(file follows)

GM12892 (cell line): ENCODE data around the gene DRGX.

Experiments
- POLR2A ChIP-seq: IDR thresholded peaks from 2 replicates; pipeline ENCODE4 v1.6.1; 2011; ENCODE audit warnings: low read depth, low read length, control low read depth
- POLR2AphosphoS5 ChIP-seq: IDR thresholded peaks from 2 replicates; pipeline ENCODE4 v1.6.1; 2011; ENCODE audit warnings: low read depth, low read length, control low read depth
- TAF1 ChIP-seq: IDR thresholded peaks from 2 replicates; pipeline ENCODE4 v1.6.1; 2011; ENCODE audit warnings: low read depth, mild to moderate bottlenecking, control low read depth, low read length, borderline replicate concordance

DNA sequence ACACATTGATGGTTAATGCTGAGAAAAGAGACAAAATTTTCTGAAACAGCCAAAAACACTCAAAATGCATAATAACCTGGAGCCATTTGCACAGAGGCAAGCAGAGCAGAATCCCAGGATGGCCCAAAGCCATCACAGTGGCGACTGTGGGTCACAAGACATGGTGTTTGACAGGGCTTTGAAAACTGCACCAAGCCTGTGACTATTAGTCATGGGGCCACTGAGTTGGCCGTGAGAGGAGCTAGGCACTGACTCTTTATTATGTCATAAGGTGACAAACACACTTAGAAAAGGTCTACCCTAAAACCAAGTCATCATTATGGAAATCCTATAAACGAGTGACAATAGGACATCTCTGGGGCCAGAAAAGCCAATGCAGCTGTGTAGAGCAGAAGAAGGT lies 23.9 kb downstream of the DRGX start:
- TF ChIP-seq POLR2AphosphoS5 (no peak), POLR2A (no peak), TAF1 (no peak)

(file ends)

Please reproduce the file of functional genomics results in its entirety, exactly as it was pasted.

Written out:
GM12892 (cell line): ENCODE data around the gene DRGX.

Experiments
- POLR2A ChIP-seq: IDR thresholded peaks from 2 replicates; pipeline ENCODE4 v1.6.1; 2011; ENCODE audit warnings: low read depth, low read length, control low read depth
- POLR2AphosphoS5 ChIP-seq: IDR thresholded peaks from 2 replicates; pipeline ENCODE4 v1.6.1; 2011; ENCODE audit warnings: low read depth, low read length, control low read depth
- TAF1 ChIP-seq: IDR thresholded peaks from 2 replicates; pipeline ENCODE4 v1.6.1; 2011; ENCODE audit warnings: low read depth, mild to moderate bottlenecking, control low read depth, low read length, borderline replicate concordance

DNA sequence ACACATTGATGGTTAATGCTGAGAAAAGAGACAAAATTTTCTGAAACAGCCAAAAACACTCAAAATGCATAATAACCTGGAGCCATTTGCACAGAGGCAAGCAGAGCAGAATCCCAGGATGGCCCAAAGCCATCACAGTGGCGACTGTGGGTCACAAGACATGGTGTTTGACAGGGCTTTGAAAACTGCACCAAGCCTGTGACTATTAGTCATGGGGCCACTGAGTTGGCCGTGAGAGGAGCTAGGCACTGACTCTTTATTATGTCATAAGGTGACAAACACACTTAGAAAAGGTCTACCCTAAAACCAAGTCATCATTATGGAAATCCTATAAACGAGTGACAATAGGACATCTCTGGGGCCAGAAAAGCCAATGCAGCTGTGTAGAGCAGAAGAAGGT lies 23.9 kb downstream of the DRGX start:
- TF ChIP-seq POLR2AphosphoS5 (no peak), POLR2A (no peak), TAF1 (no peak)